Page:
ShareThis

Back in the Game

Back in the Game …From the pages of Art of Living Well…

If these top athletes can overcome the odds, then so can you.

Sports injuries can be hard, not just physically but also mentally. Just ask some of the athletes in our area, competitors whose dreams were dashed in one quick second. Not only are they put out of commission, but a serious injury could also mean losing the competitive edge that is so important to them.

But with the right tools and resources, a sports injury doesn’t have to keep you on the sidelines for long. We spoke with two of our area’s top athletes and their team of trainers, physicians and therapists to hear their stories of recovery, and find out what it takes to get back in the game.

ATHLETE: Ryan Kulik
Camden Riversharks pitcher Ryan Kulik (pictured)knows that playing sports at a high level means accepting some of the ups and downs that may come with it. A former Rowan University star, Kulik reached Triple-A with the St. Louis Cardinals in 2011 until a UCL tear required him to have Tommy John surgery, or a UCL reconstruction. Since then he’s been signed and released several times—including with the Colorado Rockies—and has ultimately come back to South Jersey.

Article continues below

advertisement
Pj Fitz Storm Ad  2017 728x90

“The road has been full of a lot of ups and downs,” says Kulik, who is currently coaching at Rowan while continuing to play for the Riversharks. “But it’s been a great journey so far.”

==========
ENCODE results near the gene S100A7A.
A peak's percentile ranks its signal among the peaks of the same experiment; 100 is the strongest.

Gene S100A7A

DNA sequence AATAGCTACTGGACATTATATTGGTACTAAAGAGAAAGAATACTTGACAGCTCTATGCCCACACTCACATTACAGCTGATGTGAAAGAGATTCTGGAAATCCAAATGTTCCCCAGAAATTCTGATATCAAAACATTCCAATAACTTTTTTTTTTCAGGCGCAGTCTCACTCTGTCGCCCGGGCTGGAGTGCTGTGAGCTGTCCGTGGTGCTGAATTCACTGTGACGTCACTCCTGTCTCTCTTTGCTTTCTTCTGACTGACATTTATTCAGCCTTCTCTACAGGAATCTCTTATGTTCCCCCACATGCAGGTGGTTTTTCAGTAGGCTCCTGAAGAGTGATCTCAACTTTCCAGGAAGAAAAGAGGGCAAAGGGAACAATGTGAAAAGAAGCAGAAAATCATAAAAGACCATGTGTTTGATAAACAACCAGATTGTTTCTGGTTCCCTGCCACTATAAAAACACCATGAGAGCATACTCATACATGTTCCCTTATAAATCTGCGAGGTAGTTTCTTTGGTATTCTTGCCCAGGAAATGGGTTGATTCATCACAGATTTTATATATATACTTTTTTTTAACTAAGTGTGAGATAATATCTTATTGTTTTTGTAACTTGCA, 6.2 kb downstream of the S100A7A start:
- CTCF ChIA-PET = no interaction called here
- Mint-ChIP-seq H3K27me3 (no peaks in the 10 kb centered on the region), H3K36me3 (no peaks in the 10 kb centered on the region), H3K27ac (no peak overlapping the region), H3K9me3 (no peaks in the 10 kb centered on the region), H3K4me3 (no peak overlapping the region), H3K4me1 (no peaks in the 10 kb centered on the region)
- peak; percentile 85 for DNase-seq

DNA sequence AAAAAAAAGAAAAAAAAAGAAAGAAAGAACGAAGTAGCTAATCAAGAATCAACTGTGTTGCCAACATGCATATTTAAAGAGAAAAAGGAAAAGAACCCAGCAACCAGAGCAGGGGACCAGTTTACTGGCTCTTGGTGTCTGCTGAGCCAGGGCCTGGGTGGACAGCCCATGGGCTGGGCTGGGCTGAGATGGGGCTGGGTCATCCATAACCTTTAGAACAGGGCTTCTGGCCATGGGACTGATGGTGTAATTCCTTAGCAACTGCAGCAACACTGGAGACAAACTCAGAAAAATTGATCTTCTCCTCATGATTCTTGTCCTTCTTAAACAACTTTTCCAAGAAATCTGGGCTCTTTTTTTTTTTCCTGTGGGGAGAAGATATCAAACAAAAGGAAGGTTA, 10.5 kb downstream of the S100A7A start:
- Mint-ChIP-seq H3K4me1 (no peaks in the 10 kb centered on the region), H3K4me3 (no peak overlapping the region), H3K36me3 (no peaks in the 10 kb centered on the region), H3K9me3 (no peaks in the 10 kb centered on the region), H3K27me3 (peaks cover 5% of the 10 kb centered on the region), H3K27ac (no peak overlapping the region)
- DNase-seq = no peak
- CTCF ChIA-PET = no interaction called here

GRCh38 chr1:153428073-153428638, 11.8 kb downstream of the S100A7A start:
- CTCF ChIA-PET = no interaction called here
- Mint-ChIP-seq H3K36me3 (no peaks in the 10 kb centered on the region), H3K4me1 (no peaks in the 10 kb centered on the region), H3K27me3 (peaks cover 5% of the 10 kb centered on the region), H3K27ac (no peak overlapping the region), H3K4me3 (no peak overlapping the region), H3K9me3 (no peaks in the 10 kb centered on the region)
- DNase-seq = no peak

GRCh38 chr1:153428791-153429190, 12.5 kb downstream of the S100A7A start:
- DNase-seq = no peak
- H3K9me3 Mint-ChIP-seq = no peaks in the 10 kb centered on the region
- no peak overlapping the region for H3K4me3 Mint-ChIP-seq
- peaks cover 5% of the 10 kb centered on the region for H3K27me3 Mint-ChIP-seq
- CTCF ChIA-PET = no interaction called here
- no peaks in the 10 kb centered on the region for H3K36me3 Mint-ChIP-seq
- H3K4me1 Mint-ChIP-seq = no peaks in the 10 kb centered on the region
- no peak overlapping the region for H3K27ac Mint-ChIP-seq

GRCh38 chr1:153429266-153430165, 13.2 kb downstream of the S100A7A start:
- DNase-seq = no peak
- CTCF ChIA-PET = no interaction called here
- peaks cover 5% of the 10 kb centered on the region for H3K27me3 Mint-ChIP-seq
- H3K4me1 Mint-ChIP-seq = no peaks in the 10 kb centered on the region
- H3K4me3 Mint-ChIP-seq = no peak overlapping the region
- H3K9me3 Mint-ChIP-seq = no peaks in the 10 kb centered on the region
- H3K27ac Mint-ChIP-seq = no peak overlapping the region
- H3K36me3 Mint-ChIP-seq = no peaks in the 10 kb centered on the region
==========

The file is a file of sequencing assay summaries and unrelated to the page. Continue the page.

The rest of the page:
That’s not to say it’s been easy. Recovery from a UCL injury is quite difficult in itself and Kulik says it took almost a full two years to get back. That road to recovery included a lot of therapy and a lot of workouts.

Phillip Donley, a physical therapist at Optimum Physical Therapy Associates, who has served as a consultant to the Philadelphia Phillies, and worked with many baseball players in his impressive 57 years in the field, says that it doesn’t matter what the sport is—if the athlete isn’t willing, rehab isn’t going to be successful. But Kulik showed up to recover.

“Some athletes just want to get better, but Ryan wanted to return to his sport,” Donley says. “There has to be that drive if you truly want to get ready to play. Ryan had that.”

Christian Lee, owner and founder of Escape Fitness Center, the gym where Kulik trains, agrees that goals are incredibly important for anyone looking to get in—and stay in—shape.

“Every athlete and client is different but the first thing we talk about is their goals,” Lee says. “We then customize our program to that goal.”

Lee spent a lot of time with Kulik doing a full movement assessment and looking to get to the root cause of that tear. Through an assessment period and muscle testing, Lee is able to figure out what’s working well—and what’s not. Then they proceed from there.

“We do that with everyone—not just athletes,” Lee says. “There is no one-size-fits-all approach to fitness. We customize it to the client.”

For Kulik, having the right team in his road to recovery has made a huge difference. “I’ve learned a lot,” Kulik adds. “I feel like I was able to come back stronger not only physically, but mentally too.”

ATHLETE: Deandra Turchi
Having played soccer since she was a toddler, 23-year-old Deandra Turchi, a former Rowan University star, has certainly been through the wringer in terms of injuries. In the span of two and a half years, she injured both ACLs. But she certainly hasn’t let it get her down.

Turchi’s first ACL tear was in 2010. Because of her injury, she medically “redshirted,” and was able to stay on Rowan’s team for a fifth year, while attending graduate school. She finished out her final season strong and went on to try out for a professional team. But on that very first day of tryouts, Turchi tore her other ACL.